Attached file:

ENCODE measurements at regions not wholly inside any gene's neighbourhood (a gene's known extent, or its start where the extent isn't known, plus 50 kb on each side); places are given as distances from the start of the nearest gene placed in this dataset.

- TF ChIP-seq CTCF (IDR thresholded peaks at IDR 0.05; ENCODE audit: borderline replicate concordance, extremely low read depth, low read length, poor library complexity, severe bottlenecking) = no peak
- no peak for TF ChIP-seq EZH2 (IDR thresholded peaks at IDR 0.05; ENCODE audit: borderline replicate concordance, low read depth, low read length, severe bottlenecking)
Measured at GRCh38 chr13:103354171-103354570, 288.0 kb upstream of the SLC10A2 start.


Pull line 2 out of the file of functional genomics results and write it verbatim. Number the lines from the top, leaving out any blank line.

- TF ChIP-seq CTCF (IDR thresholded peaks at IDR 0.05; ENCODE audit: borderline replicate concordance, extremely low read depth, low read length, poor library complexity, severe bottlenecking) = no peak